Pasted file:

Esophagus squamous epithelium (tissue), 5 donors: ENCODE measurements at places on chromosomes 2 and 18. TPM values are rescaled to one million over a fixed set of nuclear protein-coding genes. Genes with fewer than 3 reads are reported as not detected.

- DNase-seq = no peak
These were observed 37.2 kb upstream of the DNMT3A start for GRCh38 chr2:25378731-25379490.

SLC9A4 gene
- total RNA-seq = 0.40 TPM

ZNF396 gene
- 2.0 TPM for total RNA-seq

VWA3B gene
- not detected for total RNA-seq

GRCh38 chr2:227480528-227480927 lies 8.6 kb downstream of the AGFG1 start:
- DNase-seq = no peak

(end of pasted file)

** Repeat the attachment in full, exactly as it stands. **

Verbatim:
Esophagus squamous epithelium (tissue), 5 donors: ENCODE measurements at places on chromosomes 2 and 18. TPM values are rescaled to one million over a fixed set of nuclear protein-coding genes. Genes with fewer than 3 reads are reported as not detected.

- DNase-seq = no peak
These were observed 37.2 kb upstream of the DNMT3A start for GRCh38 chr2:25378731-25379490.

SLC9A4 gene
- total RNA-seq = 0.40 TPM

ZNF396 gene
- 2.0 TPM for total RNA-seq

VWA3B gene
- not detected for total RNA-seq

GRCh38 chr2:227480528-227480927 lies 8.6 kb downstream of the AGFG1 start:
- DNase-seq = no peak